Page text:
Tink Aaron-Martin has decided to write a book called The Encyclopedia of Me. True to its title, the book includes detailed entries about all sorts of things, arranged in alphabetical order. As Tink leads us through her life from A to Z, we get to know her brothers (see Aaron-Martin, Sasha Alexei (Lex) and Aaron-Martin, Sebastian (Seb)), her father, her mother, her best friend (see Anderson, Freddie Blue), her worst enemies, and her new neighbor (see Boy, Blue-Haired, Who Just Moved in Next Door).
This is a great coming-of-age story. Tink makes it through a realistic mix of serious and not-so-serious dilemmas, ranging from wiping out while trying to (skate)board to dealing with older brothers to having your first crush. Tink, often called the Peacemaker in her typically chaotic household, is witty and remarkable. Though her family often frustrates her, she does love them. As she comes to realize things about her best friend, her family, and her future, she takes the time to appreciate what she has and who she is, and she's not afraid to stand up for the people she cares about, or for herself.
Tink's mother is a redhead from America; her father, British, of African-Caribbean descent. When you get to Tink's entry about herself - which comes very early in the book, due to her last name - you learn what her real name is, how she feels about being "an exotic mystery of mixed heritage," and how she deals with people who ask her what she is:
When people ask me what I am, I usually say, "I'm a human being." Then when they say, "I mean, what RACE are you?" I say I am African while fixing them with a patented look that I like to call my Are You a Racist? Face.
Tink tells it like it is. Though she sometimes holds her tongue when her best friend does something she thinks is phony or out-of-character (or, y'know, when they fall for the same guy), she's always honest with herself, and honest in her narrative. She's a very reliable narrator.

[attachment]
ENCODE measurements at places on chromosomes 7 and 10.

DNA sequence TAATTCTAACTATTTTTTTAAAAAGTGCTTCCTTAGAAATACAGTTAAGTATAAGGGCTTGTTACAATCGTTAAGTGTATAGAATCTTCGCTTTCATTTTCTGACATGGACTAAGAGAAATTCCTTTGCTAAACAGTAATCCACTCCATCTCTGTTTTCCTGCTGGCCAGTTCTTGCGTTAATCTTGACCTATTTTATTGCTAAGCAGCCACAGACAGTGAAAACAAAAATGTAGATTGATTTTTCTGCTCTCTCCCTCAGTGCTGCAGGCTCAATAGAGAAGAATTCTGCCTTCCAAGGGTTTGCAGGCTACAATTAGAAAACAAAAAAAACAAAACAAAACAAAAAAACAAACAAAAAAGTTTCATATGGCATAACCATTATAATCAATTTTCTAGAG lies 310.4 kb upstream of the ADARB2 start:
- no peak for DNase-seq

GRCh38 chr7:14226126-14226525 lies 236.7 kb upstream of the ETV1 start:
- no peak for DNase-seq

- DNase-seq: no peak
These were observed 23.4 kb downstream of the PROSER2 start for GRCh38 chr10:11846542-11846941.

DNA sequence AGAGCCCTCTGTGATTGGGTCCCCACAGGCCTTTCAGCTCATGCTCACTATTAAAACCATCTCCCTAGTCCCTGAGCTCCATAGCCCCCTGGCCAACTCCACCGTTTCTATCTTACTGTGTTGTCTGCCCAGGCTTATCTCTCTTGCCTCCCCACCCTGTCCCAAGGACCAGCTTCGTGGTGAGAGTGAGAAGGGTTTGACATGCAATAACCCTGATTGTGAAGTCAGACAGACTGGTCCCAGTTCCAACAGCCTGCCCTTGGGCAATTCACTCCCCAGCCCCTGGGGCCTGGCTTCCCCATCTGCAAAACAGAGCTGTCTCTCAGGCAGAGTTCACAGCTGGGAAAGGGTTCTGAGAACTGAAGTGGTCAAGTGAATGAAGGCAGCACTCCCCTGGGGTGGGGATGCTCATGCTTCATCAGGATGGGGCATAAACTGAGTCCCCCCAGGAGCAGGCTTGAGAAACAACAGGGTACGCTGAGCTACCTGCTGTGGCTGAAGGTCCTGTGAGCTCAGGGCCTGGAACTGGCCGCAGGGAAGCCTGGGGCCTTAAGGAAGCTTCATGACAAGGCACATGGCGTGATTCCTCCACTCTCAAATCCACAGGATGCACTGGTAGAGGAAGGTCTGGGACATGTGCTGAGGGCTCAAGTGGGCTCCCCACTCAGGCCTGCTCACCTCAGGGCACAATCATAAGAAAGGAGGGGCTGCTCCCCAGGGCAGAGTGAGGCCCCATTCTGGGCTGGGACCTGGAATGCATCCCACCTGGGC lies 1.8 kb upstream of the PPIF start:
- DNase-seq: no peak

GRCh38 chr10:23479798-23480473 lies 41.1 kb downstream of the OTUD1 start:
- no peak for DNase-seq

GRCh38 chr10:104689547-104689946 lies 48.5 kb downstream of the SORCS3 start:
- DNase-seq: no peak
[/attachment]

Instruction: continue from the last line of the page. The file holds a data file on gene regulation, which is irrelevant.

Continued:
One of her brothers is stinky; the other is autistic. That's just the way they are. Mostly, they're pains-in-the-neck, because that's what big brothers are, and she loves and loathes them equally.
Then there's Kai, her new neighbor, who is interesting and nice and confusing, because Tink thinks she kind of likes him, but her best friend has declared her like for him, and that means Tink can't like him, but she kind of does, and she thinks he likes her, too. I like the fact that Tink isn't boy-crazy, and that she's genuinely trying to figure out if she likes Kai, and how that might mess up her friendship with Freddie Blue. She describes it as "an awkward love love triangle where two of the points didn't even known they were part of the shape." (Page 133)
The writing is awesome. Check this out:
"Jealous" is also one of those words that does not fit its meaning. The real word for "jealous" should have a lot of k's and h's in it and hard sounds, like a mouthful of chewed glass. The word "jealous" sounds more like the name of a dessert made from Jell-O and something delicious. Unlike what jealousy actually is, which is the ugliest, worse feeling in the world. - Page 111
I'm more scared of karma than I am of anything else. Maybe all this is happening because I deserve to have bad stuff happen to me. Maybe I did something really awful once, and I don't even know what it was, and now it's all coming back to me like a nicely wrapped Christmas parcel full of sadness. - Page 118